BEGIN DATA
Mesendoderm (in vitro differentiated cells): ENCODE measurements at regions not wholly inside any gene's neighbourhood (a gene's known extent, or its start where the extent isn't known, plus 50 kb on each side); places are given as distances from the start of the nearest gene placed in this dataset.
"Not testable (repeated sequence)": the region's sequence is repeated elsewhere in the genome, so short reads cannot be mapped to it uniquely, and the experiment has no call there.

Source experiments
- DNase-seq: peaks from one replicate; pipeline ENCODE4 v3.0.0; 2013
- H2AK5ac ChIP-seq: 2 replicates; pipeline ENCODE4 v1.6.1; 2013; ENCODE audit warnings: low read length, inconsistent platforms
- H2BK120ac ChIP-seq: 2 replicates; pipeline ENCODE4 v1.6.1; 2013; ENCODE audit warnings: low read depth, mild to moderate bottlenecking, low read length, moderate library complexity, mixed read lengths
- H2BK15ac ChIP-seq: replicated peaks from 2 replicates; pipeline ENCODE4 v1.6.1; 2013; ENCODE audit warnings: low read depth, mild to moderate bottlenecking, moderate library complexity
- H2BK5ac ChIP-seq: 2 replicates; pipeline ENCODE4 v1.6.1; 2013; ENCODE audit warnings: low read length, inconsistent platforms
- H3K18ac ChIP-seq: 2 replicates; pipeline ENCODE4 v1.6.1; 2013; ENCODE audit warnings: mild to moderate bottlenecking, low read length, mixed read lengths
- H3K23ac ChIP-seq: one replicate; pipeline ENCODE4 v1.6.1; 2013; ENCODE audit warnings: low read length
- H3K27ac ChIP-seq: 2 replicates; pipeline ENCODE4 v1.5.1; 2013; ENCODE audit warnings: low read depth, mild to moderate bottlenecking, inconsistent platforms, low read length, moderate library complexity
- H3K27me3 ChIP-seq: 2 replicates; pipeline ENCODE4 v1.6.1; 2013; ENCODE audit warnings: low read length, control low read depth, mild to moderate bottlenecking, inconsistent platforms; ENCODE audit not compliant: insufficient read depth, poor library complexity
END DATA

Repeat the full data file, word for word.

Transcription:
Mesendoderm (in vitro differentiated cells): ENCODE measurements at regions not wholly inside any gene's neighbourhood (a gene's known extent, or its start where the extent isn't known, plus 50 kb on each side); places are given as distances from the start of the nearest gene placed in this dataset.
"Not testable (repeated sequence)": the region's sequence is repeated elsewhere in the genome, so short reads cannot be mapped to it uniquely, and the experiment has no call there.

Source experiments
- DNase-seq: peaks from one replicate; pipeline ENCODE4 v3.0.0; 2013
- H2AK5ac ChIP-seq: 2 replicates; pipeline ENCODE4 v1.6.1; 2013; ENCODE audit warnings: low read length, inconsistent platforms
- H2BK120ac ChIP-seq: 2 replicates; pipeline ENCODE4 v1.6.1; 2013; ENCODE audit warnings: low read depth, mild to moderate bottlenecking, low read length, moderate library complexity, mixed read lengths
- H2BK15ac ChIP-seq: replicated peaks from 2 replicates; pipeline ENCODE4 v1.6.1; 2013; ENCODE audit warnings: low read depth, mild to moderate bottlenecking, moderate library complexity
- H2BK5ac ChIP-seq: 2 replicates; pipeline ENCODE4 v1.6.1; 2013; ENCODE audit warnings: low read length, inconsistent platforms
- H3K18ac ChIP-seq: 2 replicates; pipeline ENCODE4 v1.6.1; 2013; ENCODE audit warnings: mild to moderate bottlenecking, low read length, mixed read lengths
- H3K23ac ChIP-seq: one replicate; pipeline ENCODE4 v1.6.1; 2013; ENCODE audit warnings: low read length
- H3K27ac ChIP-seq: 2 replicates; pipeline ENCODE4 v1.5.1; 2013; ENCODE audit warnings: low read depth, mild to moderate bottlenecking, inconsistent platforms, low read length, moderate library complexity
- H3K27me3 ChIP-seq: 2 replicates; pipeline ENCODE4 v1.6.1; 2013; ENCODE audit warnings: low read length, control low read depth, mild to moderate bottlenecking, inconsistent platforms; ENCODE audit not compliant: insufficient read depth, poor library complexity